As more cyberattacks happen by the minute, businesses claim that they need cybersecurity professionals to protect their systems and databases more than ever. However, this field has some shortages both in the available workforce but also in skills related to it. It is estimated that there will be 3.1 million unfulfilled cybersecurity positions worldwide by 2021.
The supply and demand gap In terms of shortages in the cybersecurity workforce available has reached some concerning numbers. There are two job postings for one available professional, meaning that in the USA out 504 thousand job postings, there are 250 thousand cybersecurity professionals available.
However, there are states and countries where this ratio is even higher. According to a report from the International Information System Security Certification Consortium or (ISC)2 regarding the global IT security workforce, the Asia Pacific region has a total of 2.6 million unfulfilled positions in systems security, accounting for 64% on the entire world.
And because these attacks are growing exponentially by 350% per annum while they are getting more complex, they are one of the reasons why the workforce is limited. This is also linked to the fact that each business has unique security requirements for protecting its system and network. Yet some of these issues can be partially automated and there are solutions that can help businesses secure their online systems from attackers while they take the time to complete their IT staff.
Another reason is its popularity. Although millennials are growing in a tech-replete world, only 9% of those wishing to have a tech-related profession chose cybersecurity. They have admitted in a survey that they don’t know what the role entails and 65% of them said their schools didn’t offer relevant classes despite interest. This means that some drawbacks are the lack of learning opportunities and training for interested millennials.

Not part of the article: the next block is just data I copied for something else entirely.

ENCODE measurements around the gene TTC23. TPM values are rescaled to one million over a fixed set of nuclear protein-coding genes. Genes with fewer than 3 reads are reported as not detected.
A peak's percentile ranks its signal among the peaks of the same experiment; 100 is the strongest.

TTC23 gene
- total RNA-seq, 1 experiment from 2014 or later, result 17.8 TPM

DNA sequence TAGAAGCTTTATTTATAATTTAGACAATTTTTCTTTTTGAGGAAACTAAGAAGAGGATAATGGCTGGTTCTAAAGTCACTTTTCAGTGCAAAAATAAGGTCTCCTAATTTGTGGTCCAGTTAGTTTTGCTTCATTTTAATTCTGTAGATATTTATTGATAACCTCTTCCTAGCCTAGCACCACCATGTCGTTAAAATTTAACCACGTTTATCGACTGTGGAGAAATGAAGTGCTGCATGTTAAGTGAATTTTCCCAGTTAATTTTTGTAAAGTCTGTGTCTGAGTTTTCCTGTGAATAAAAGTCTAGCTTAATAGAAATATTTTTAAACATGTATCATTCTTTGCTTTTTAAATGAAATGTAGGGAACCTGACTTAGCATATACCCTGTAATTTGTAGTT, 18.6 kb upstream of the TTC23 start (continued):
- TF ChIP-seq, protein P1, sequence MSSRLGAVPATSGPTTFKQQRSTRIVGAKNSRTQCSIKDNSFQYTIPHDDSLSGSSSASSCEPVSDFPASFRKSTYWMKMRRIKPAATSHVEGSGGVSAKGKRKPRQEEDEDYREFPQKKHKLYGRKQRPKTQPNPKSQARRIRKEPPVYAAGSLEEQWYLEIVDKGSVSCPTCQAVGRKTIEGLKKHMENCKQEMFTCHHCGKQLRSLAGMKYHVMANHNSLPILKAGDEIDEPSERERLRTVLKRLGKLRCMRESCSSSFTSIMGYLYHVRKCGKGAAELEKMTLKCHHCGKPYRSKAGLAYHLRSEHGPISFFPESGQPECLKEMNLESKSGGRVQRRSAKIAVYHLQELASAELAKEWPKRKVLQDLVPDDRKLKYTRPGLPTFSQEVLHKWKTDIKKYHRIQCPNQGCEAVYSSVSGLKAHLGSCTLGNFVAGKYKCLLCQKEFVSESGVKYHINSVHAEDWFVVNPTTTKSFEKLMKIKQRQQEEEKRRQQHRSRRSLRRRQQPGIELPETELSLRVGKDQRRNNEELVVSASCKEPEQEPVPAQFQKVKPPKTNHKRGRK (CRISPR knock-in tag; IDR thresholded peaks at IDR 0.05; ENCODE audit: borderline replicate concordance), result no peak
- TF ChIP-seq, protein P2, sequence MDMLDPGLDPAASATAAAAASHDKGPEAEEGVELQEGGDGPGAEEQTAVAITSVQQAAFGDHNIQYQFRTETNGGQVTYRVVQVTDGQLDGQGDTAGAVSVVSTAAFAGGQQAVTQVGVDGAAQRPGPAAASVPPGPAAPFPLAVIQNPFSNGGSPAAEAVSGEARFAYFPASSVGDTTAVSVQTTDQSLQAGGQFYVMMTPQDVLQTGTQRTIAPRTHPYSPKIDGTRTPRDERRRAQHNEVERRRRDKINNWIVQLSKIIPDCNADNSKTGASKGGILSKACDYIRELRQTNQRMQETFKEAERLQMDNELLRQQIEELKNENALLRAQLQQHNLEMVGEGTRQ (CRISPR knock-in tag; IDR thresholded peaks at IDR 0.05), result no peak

Thus, universities should design programs that teach students to defend their systems. Businesses can also create apprenticeship programs for training entry-level employees on the necessary skills needed for system security and combating attacks. If a position doesn’t necessarily need technical skills, then businesses perhaps could focus on those traits more relevant to the position like organizational or leadership skills.
Nevertheless, businesses should provide training and additional education for their existing IT security staff. They might already possess knowledge from school, but on-the-job training to better detect phishing, scams, potential attacks, and vulnerabilities, as creating the best tools to combat threats are quite necessary, so employees can also learn better what the business needs.
Another issue of why this position has shortages is due to burnout and stress. Professionals in the field are responsible for a company’s sensitive data, so it is understandable that some of them can suffer from stress and burnout. This however also impacts the turnover of a business. A friendlier work-space and continual training so the employees can be constantly updated on the latest technological trends can help them be more efficient at work, but also ensure that a business will remain protected as its cybersecurity professionals are happy and productive.
Although this gap will remain prominent for quite some time, businesses can still manage the situations if they employ the right budget to train existing employees to better protect their systems. Universities can also help by designing programs that would provide students with adequate skills to protect systems and design software to detect flaws.